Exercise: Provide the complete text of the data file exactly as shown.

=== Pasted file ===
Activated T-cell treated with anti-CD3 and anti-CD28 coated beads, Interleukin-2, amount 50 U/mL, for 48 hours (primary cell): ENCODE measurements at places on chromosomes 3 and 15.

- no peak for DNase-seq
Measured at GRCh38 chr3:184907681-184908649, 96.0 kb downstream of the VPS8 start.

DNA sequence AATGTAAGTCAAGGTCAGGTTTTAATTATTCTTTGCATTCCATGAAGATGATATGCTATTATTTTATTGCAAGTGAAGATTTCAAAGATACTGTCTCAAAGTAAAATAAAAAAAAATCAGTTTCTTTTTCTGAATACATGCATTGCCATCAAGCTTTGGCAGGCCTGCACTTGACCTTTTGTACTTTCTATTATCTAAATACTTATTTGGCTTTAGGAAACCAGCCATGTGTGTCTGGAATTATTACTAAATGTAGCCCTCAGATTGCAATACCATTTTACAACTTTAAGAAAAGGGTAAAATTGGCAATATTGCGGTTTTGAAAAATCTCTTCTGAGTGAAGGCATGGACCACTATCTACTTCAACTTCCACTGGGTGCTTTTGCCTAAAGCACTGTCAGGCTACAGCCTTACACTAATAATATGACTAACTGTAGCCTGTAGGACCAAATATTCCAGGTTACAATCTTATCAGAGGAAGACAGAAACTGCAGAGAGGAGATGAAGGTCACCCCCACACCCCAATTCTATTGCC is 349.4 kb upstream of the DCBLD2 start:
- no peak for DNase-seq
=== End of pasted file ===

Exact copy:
Activated T-cell treated with anti-CD3 and anti-CD28 coated beads, Interleukin-2, amount 50 U/mL, for 48 hours (primary cell): ENCODE measurements at places on chromosomes 3 and 15.

- no peak for DNase-seq
Measured at GRCh38 chr3:184907681-184908649, 96.0 kb downstream of the VPS8 start.

DNA sequence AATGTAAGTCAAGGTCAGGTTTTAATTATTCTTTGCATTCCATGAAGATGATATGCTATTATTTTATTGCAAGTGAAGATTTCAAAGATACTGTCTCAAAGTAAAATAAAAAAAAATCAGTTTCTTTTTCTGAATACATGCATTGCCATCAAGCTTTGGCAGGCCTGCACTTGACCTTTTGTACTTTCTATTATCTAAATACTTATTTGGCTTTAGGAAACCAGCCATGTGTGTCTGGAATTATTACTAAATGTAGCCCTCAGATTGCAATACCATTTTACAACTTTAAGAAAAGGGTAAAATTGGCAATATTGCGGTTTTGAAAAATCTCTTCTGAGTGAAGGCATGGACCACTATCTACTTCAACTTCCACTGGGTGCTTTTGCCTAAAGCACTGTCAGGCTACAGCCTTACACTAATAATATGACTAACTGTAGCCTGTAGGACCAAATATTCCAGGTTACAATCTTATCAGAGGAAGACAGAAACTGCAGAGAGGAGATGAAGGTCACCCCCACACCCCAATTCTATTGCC is 349.4 kb upstream of the DCBLD2 start:
- no peak for DNase-seq